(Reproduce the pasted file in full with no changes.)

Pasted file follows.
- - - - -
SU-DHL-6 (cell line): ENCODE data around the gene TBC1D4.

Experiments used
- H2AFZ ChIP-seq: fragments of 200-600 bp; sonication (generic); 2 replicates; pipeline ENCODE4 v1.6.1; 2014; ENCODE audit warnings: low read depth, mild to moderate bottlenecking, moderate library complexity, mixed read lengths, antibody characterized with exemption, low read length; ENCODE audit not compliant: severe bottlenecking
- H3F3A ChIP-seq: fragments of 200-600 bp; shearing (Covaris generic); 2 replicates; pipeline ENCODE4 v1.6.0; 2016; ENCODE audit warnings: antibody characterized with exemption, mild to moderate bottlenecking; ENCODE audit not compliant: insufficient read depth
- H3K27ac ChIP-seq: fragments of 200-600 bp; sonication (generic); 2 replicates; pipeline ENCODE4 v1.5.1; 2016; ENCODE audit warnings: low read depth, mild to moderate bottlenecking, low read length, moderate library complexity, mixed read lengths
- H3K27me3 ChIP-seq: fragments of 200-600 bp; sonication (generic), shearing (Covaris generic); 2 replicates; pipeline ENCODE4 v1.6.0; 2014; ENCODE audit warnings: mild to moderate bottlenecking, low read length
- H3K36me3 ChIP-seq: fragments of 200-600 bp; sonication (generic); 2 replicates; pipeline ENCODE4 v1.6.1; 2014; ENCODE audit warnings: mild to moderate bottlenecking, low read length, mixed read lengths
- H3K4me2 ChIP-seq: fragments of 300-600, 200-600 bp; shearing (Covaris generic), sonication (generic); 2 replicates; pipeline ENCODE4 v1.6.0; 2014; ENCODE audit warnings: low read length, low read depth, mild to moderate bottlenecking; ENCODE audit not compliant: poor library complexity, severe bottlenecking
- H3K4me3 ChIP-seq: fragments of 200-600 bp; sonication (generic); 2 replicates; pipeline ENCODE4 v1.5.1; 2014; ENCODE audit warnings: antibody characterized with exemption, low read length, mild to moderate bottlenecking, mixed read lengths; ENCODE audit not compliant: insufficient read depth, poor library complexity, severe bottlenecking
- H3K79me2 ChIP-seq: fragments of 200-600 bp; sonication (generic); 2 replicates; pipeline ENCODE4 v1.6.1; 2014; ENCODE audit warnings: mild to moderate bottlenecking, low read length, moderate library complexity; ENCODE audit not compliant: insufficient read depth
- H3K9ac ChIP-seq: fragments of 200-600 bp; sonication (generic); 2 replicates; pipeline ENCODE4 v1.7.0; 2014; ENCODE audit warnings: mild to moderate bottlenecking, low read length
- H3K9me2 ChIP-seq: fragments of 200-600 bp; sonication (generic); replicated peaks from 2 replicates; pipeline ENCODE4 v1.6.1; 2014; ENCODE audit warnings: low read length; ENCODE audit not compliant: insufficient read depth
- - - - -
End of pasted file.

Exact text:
SU-DHL-6 (cell line): ENCODE data around the gene TBC1D4.

Experiments used
- H2AFZ ChIP-seq: fragments of 200-600 bp; sonication (generic); 2 replicates; pipeline ENCODE4 v1.6.1; 2014; ENCODE audit warnings: low read depth, mild to moderate bottlenecking, moderate library complexity, mixed read lengths, antibody characterized with exemption, low read length; ENCODE audit not compliant: severe bottlenecking
- H3F3A ChIP-seq: fragments of 200-600 bp; shearing (Covaris generic); 2 replicates; pipeline ENCODE4 v1.6.0; 2016; ENCODE audit warnings: antibody characterized with exemption, mild to moderate bottlenecking; ENCODE audit not compliant: insufficient read depth
- H3K27ac ChIP-seq: fragments of 200-600 bp; sonication (generic); 2 replicates; pipeline ENCODE4 v1.5.1; 2016; ENCODE audit warnings: low read depth, mild to moderate bottlenecking, low read length, moderate library complexity, mixed read lengths
- H3K27me3 ChIP-seq: fragments of 200-600 bp; sonication (generic), shearing (Covaris generic); 2 replicates; pipeline ENCODE4 v1.6.0; 2014; ENCODE audit warnings: mild to moderate bottlenecking, low read length
- H3K36me3 ChIP-seq: fragments of 200-600 bp; sonication (generic); 2 replicates; pipeline ENCODE4 v1.6.1; 2014; ENCODE audit warnings: mild to moderate bottlenecking, low read length, mixed read lengths
- H3K4me2 ChIP-seq: fragments of 300-600, 200-600 bp; shearing (Covaris generic), sonication (generic); 2 replicates; pipeline ENCODE4 v1.6.0; 2014; ENCODE audit warnings: low read length, low read depth, mild to moderate bottlenecking; ENCODE audit not compliant: poor library complexity, severe bottlenecking
- H3K4me3 ChIP-seq: fragments of 200-600 bp; sonication (generic); 2 replicates; pipeline ENCODE4 v1.5.1; 2014; ENCODE audit warnings: antibody characterized with exemption, low read length, mild to moderate bottlenecking, mixed read lengths; ENCODE audit not compliant: insufficient read depth, poor library complexity, severe bottlenecking
- H3K79me2 ChIP-seq: fragments of 200-600 bp; sonication (generic); 2 replicates; pipeline ENCODE4 v1.6.1; 2014; ENCODE audit warnings: mild to moderate bottlenecking, low read length, moderate library complexity; ENCODE audit not compliant: insufficient read depth
- H3K9ac ChIP-seq: fragments of 200-600 bp; sonication (generic); 2 replicates; pipeline ENCODE4 v1.7.0; 2014; ENCODE audit warnings: mild to moderate bottlenecking, low read length
- H3K9me2 ChIP-seq: fragments of 200-600 bp; sonication (generic); replicated peaks from 2 replicates; pipeline ENCODE4 v1.6.1; 2014; ENCODE audit warnings: low read length; ENCODE audit not compliant: insufficient read depth